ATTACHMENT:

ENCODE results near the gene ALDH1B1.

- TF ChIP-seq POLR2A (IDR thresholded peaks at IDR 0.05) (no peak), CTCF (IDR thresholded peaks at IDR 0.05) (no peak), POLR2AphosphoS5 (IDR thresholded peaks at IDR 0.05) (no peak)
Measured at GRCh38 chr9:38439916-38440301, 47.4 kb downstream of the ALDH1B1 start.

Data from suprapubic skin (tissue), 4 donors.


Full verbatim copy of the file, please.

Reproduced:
ENCODE results near the gene ALDH1B1.

- TF ChIP-seq POLR2A (IDR thresholded peaks at IDR 0.05) (no peak), CTCF (IDR thresholded peaks at IDR 0.05) (no peak), POLR2AphosphoS5 (IDR thresholded peaks at IDR 0.05) (no peak)
Measured at GRCh38 chr9:38439916-38440301, 47.4 kb downstream of the ALDH1B1 start.

Data from suprapubic skin (tissue), 4 donors.